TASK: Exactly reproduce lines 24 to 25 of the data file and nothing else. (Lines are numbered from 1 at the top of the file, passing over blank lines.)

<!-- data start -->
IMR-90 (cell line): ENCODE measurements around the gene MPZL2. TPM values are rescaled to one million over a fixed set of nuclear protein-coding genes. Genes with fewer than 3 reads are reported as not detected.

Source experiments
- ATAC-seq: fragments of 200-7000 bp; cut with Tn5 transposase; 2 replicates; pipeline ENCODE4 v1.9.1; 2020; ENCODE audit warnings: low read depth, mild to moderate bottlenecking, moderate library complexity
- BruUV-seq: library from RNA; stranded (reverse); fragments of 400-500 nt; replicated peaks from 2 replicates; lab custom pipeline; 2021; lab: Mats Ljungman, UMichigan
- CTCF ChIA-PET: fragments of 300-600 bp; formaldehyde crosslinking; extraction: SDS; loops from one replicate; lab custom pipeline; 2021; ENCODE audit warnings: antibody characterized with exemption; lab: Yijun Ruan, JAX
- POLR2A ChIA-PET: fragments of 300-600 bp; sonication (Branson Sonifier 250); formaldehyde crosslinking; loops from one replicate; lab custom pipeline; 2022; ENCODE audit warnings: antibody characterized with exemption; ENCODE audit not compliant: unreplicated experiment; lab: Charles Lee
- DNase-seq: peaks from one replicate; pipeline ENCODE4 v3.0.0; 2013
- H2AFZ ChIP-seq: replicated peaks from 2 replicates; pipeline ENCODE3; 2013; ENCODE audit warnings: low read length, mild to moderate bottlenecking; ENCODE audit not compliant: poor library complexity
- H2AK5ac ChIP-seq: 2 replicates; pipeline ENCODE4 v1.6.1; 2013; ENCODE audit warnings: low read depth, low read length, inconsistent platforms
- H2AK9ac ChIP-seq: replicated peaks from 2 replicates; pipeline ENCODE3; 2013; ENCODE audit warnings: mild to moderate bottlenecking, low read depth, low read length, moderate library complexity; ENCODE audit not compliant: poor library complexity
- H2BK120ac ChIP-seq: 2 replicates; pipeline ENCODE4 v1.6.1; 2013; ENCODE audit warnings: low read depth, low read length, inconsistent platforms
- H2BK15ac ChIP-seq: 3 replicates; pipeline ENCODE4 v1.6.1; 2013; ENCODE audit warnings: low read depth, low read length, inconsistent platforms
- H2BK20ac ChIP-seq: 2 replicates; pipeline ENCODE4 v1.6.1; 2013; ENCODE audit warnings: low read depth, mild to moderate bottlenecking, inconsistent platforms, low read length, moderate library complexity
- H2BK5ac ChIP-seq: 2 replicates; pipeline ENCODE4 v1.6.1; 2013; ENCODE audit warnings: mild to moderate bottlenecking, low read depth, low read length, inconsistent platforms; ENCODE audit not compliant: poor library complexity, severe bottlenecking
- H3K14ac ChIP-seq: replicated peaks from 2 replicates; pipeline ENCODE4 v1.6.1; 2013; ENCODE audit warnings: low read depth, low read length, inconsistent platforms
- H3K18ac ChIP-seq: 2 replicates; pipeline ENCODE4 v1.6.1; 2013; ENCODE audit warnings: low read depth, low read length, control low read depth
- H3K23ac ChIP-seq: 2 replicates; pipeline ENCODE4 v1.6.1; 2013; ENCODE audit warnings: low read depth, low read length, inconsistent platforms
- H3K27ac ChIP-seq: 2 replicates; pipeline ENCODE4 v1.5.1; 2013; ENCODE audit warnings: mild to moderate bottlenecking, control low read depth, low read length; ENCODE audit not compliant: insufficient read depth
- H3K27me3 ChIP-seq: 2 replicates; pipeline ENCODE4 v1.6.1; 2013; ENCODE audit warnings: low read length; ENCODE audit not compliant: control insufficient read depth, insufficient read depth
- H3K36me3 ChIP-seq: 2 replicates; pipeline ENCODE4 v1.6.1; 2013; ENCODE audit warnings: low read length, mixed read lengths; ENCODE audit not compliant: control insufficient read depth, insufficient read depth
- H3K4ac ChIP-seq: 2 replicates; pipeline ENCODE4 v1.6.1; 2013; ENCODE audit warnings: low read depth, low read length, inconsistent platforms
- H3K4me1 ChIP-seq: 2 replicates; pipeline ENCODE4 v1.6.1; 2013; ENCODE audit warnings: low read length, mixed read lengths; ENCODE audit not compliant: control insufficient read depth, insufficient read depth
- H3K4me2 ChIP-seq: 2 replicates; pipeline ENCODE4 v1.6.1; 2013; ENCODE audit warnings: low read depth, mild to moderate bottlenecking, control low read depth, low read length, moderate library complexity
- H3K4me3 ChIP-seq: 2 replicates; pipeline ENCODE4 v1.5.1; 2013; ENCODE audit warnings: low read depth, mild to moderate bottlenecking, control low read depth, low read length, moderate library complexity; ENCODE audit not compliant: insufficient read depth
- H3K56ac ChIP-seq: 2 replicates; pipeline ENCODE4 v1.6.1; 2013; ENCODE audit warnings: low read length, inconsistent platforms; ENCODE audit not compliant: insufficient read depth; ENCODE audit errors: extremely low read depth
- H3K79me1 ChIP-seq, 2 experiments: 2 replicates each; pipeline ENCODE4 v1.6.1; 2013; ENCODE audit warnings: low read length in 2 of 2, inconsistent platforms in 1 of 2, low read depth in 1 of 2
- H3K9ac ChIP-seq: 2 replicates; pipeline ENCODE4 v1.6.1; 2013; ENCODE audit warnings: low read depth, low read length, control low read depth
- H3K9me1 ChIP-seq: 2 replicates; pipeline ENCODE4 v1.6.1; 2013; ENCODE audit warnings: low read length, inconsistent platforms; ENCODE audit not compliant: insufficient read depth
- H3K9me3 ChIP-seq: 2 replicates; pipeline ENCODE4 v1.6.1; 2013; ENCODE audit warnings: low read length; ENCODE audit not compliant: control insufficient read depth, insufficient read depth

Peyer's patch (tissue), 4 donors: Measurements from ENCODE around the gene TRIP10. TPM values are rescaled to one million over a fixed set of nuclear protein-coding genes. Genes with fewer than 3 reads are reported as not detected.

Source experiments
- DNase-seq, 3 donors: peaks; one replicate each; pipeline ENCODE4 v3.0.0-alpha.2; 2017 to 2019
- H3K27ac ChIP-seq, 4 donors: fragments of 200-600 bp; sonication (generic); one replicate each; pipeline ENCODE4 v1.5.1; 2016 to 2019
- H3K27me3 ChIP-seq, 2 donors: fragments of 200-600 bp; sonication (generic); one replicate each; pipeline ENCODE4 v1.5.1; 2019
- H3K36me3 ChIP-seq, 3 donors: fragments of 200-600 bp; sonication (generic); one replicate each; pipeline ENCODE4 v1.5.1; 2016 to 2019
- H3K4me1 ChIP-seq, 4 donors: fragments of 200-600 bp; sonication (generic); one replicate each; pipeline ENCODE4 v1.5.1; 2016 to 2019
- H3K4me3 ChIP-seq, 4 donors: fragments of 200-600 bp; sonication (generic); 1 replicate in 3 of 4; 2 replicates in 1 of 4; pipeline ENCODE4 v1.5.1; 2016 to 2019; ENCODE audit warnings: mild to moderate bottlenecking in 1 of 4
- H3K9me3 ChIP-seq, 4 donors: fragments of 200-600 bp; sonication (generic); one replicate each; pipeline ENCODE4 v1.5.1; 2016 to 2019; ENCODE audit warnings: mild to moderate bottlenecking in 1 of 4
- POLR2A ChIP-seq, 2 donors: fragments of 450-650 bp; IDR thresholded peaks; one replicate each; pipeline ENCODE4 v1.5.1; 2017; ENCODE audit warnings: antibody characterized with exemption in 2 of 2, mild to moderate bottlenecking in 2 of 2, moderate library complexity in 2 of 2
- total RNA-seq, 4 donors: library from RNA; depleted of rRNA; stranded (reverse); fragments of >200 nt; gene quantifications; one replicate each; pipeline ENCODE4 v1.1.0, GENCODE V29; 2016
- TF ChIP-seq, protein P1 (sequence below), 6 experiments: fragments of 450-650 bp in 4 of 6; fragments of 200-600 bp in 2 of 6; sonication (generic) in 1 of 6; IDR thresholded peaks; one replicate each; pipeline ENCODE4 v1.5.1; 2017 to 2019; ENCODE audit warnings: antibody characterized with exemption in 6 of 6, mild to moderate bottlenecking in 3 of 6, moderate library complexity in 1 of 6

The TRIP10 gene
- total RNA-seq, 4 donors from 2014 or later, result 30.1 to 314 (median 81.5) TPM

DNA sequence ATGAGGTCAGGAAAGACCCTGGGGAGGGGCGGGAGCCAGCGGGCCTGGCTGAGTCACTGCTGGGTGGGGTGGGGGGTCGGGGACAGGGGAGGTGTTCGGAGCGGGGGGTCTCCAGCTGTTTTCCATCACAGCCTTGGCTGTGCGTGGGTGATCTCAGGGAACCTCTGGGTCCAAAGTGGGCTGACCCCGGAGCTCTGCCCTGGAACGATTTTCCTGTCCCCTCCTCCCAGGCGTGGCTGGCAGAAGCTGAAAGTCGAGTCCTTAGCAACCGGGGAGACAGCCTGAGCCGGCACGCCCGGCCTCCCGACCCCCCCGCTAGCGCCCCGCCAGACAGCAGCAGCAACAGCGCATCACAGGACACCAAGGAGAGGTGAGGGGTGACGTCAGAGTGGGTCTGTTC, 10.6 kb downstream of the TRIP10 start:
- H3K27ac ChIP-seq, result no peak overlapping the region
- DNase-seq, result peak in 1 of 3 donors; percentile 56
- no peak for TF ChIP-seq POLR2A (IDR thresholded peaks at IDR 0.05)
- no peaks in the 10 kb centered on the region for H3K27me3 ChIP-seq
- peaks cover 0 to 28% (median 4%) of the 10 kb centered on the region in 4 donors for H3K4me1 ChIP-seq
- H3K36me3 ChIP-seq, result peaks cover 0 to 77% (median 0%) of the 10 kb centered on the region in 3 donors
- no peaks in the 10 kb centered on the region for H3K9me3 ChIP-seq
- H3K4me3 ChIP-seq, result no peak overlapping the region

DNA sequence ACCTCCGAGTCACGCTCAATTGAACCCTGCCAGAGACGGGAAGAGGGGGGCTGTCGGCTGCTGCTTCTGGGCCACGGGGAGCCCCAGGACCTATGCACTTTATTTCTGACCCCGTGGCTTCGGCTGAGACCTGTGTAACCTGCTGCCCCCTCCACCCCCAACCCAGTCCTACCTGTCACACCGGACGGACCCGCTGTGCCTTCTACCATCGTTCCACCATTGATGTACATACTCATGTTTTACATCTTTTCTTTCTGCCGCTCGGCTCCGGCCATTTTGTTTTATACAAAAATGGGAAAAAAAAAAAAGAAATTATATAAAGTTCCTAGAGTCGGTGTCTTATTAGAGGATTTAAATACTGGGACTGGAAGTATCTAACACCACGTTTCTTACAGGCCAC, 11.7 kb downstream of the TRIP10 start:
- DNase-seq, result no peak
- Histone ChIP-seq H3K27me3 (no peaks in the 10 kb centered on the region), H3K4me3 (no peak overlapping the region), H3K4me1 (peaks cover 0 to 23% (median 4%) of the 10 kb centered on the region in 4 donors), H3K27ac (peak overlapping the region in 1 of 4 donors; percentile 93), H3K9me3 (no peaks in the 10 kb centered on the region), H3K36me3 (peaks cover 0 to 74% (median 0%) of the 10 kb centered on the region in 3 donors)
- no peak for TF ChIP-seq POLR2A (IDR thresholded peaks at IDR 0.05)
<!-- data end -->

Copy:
- H3K4me3 ChIP-seq: 2 replicates; pipeline ENCODE4 v1.5.1; 2013; ENCODE audit warnings: low read depth, mild to moderate bottlenecking, control low read depth, low read length, moderate library complexity; ENCODE audit not compliant: insufficient read depth
- H3K56ac ChIP-seq: 2 replicates; pipeline ENCODE4 v1.6.1; 2013; ENCODE audit warnings: low read length, inconsistent platforms; ENCODE audit not compliant: insufficient read depth; ENCODE audit errors: extremely low read depth